This makes accountancy colleges painfully aware that their useful existence is measured by the number of students who sit and pass the CPA (Certified Public Accountant) exams, set by KASNEB. Each teacher is also rated by his or her subject performance. If you get a good pass rate in your class then you are a good teacher; if your students fail, you may be dismissed…you are a failed teacher.
KSL has the monopoly of training for the bar exam, and for as long as this remains the case, justly or unjustly, it will bear the blame for such mass failures. It may shift the blame to the universities, but what is examined by the bar exam deals with the practical aspects of law, and this is not necessarily taught at university level; it has always been the preserve of KSL as the only trainer of law practice.
Teaching does not target the examined content
This leads us to the third aspect ¬ the exam setting. Exams are set by third parties hired by the CLE. These examiners assume that the subject matter is properly delivered by KSL, but it is not. CLE and KSL must communicate better. It is also important that KSL properly assesses the content and its delivery and comes up with specific improvements.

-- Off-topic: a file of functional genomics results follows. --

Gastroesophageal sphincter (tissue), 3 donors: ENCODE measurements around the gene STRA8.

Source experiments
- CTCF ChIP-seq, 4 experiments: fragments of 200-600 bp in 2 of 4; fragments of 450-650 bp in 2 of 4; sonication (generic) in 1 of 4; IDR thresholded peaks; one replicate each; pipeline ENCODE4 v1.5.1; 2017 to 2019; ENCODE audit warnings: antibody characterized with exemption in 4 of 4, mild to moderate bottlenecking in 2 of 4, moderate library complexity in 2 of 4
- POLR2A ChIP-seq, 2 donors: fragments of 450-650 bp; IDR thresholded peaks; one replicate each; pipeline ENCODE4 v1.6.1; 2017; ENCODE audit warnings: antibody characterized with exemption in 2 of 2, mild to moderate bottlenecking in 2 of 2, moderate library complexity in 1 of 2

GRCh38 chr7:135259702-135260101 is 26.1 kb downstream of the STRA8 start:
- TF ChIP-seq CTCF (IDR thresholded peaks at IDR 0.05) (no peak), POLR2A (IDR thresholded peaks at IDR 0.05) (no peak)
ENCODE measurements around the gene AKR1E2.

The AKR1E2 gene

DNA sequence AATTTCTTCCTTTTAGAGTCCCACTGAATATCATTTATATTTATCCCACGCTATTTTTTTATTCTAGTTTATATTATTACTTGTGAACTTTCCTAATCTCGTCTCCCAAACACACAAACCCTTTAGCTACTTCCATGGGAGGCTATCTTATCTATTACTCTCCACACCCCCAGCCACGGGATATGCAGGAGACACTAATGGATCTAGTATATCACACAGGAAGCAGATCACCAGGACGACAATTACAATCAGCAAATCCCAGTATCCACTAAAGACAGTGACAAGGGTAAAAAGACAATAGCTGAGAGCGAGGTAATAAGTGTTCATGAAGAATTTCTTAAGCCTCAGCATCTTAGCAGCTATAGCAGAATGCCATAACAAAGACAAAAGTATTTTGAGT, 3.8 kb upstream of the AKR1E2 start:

KSL will need to scrutinise two key areas - size and content. Size refers to class size. A school of practice needs closer contact with each student, otherwise the lab becomes another theoretical lecture. Content deals with what and how it is being taught.